World

Iranian tanker at centre of standoff with U.S., U.K. leaves Gibraltar, heads to Greece

An Iranian tanker headed through the Mediterranean toward Greece on Monday after it was released from detention off Gibraltar, and Tehran said any U.S. move to seize the vessel again would have "heavy consequences."

Tehran said any U.S. move to seize the vessel again would have 'heavy consequences'

The Grace 1, renamed the Adrian Darya 1, left anchorage off Gibraltar about 11 p.m. local time on Sunday. (Marcos Moreno/The Associated Press)

An Iranian tanker headed through the Mediterranean toward Greece on Monday after it was released from detention off Gibraltar, and Tehran said any U.S. move to seize the vessel again would have "heavy consequences."

The Grace 1, renamed the Adrian Darya 1, left anchorage off Gibraltar about 11 p.m. local time on Sunday. Refinitiv ship tracking data showed early on Monday that the vessel was heading to Kalamata in Greece.

The seizure of the tanker by British Royal Marines near Gibraltar in July 4 on suspicion it was carrying oil to Syria in violation of European Union sanctions led to a weeks-long stand-off between Tehran and the West. It also heightened tensions on international oil shipping routes through the Gulf.

Gibraltar, a British overseas territory, lifted the detention order on Thursday but the next day a federal court in Washington issued a warrant for the seizure of the tanker, the oil it carries and nearly $1 million US.

Iranian Foreign Minister Mohammad Javad Zarif on Monday said the warrant is "politically motivated" and Iran is not interested in talks with Washington unless the U.S. wants to have discussions about restoring the 2015 nuclear deal.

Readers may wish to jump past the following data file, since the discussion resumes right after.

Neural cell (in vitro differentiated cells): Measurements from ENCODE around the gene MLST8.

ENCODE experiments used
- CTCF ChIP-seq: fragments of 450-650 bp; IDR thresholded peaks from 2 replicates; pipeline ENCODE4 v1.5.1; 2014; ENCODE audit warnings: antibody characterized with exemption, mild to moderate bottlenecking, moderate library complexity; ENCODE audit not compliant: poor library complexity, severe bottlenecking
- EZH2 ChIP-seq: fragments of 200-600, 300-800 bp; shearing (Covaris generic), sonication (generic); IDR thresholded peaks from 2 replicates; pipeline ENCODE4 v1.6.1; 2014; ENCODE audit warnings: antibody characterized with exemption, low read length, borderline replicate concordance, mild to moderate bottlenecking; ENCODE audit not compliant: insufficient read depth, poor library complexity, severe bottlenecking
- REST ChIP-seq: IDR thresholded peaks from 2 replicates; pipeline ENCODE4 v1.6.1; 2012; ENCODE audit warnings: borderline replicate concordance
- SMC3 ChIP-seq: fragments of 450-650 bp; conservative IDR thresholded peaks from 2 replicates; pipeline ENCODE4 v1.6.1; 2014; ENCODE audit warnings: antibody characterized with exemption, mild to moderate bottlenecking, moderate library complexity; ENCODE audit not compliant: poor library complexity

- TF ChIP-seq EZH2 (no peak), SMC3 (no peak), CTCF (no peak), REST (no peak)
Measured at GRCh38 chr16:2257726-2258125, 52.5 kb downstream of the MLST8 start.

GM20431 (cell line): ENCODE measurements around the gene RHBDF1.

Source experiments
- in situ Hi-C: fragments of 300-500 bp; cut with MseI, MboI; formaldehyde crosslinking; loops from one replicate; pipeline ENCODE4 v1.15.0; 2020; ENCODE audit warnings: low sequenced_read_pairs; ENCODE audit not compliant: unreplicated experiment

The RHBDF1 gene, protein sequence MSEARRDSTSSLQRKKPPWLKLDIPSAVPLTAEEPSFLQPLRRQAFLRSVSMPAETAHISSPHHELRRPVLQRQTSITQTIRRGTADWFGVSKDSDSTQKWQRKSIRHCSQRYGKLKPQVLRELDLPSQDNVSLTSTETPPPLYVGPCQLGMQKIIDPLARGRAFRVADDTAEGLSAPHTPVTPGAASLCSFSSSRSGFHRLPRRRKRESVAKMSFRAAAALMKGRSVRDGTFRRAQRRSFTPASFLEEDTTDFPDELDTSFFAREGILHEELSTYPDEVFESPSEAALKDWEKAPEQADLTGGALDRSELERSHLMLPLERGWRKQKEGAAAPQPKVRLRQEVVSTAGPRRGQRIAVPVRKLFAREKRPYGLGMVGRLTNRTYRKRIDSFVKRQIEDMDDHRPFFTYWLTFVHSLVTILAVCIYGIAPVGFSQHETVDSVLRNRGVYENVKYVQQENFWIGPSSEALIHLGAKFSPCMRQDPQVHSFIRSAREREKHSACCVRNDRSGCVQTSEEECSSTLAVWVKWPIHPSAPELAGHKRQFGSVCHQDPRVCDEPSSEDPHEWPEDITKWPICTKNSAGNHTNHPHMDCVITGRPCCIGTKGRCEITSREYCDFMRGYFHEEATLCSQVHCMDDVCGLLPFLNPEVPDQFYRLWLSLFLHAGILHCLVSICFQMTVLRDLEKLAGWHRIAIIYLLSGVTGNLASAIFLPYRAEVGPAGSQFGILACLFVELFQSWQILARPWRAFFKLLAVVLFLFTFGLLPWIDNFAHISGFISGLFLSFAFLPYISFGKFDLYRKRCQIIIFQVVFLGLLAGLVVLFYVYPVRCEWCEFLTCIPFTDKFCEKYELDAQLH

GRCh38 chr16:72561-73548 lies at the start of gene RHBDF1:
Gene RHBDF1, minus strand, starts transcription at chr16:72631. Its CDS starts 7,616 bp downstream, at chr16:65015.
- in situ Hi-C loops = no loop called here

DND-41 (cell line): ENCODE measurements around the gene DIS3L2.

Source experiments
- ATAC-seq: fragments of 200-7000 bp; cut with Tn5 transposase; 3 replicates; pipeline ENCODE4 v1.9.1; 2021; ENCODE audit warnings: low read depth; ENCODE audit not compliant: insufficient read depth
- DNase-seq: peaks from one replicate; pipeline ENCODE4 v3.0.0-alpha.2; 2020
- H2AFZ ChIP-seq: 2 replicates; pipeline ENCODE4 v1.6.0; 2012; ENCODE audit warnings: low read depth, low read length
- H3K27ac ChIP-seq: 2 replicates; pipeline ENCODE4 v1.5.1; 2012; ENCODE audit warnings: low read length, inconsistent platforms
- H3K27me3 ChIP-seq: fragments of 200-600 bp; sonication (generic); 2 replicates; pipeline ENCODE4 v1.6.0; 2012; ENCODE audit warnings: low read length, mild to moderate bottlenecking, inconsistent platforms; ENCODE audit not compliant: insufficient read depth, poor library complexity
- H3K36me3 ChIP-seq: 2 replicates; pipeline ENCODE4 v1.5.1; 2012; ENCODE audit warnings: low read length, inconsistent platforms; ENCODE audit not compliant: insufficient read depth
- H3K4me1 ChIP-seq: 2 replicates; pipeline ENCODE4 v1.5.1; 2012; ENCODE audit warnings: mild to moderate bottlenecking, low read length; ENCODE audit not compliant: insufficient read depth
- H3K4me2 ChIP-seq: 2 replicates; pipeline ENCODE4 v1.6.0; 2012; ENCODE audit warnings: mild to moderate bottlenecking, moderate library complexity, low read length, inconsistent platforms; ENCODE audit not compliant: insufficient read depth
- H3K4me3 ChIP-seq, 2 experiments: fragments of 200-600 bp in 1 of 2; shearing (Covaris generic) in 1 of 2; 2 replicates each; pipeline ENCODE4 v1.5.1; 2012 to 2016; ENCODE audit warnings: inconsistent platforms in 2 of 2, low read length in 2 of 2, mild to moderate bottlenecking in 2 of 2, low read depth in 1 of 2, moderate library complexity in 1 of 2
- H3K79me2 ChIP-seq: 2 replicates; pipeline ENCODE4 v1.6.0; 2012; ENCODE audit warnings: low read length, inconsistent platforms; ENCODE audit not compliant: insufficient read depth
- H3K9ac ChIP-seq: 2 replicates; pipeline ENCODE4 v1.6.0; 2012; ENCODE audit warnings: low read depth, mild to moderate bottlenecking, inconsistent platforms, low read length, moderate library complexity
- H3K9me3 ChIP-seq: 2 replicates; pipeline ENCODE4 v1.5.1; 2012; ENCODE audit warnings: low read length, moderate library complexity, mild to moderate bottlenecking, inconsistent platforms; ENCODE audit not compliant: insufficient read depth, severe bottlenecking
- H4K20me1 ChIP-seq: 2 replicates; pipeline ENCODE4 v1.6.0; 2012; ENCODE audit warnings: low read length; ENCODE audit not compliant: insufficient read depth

Gibraltar said on Sunday it could not comply with that request because it was bound by EU law. Washington wanted to detain the Grace 1 on the grounds that it had links to Iran's Islamic Revolutionary Guard Corps (IRGC), which it has designated a terrorist organization.

Greek authorities had no immediate comment on the situation.

Refinitiv ship tracking data showed early Monday the vessel was heading to Kalamata in Greece. (Marcos Moreno/The Associated Press)

Iran said on Monday any U.S. attempt to seize the tanker would have "heavy consequences."

Asked whether the United States could renew its seizure request after the tanker sailed from Gibraltar, Foreign Ministry spokesperson Abbas Mousavi said: "Such an action, and even the talk of it ... would endanger shipping safety in open seas."

"Iran has issued the necessary warnings through official channels, especially the Swiss embassy, to American officials not to commit such an error because it would have heavy consequences," Mousavi said in remarks broadcast on state television.

Switzerland represents U.S. interests in Iran, which has no diplomatic relations with the United States.

The initial impounding of the Grace 1, the vessel's former name, sparked a diplomatic row that escalated when Tehran seize a British-flagged oil tanker in the Gulf two weeks later. (Jon Nazca/Reuters)

Separately, a senior Iranian lawmaker said a crisis in Iran's ties with Britain, which included Tehran's seizure of a British-flagged tanker last month, would not be over until the tanker reached its destination.

Iran's Revolutionary Guards on July 19 seized the Stena Impero in the Strait of Hormuz waterway for alleged marine violations, two weeks after the Grace 1 was commandeered.

"Until the Iranian oil tanker arrives at its destination the British must help end the crisis," Heshmatollah Falahatpisheh, a member of parliament's national security and foreign affairs committee, was quoted as saying by the semi-official ISNA news agency.

"This means that the crisis with Britain is not over. Britain has the primary responsibility for ending the oil tanker crisis," Falahatpisheh said.

Mousavi said that Tehran was waiting for a court decision on alleged maritime violations by the Stena Impero and he hoped the procedures would be completed as soon as possible.

Iran has denied its tanker was ever headed to Syria, a close ally of Tehran.

The two vessels have since become pawns in a bigger game, feeding into wider hostilities since the United States last year pulled out of an international agreement to curb Iran's nuclear program and reimposed economic sanctions.

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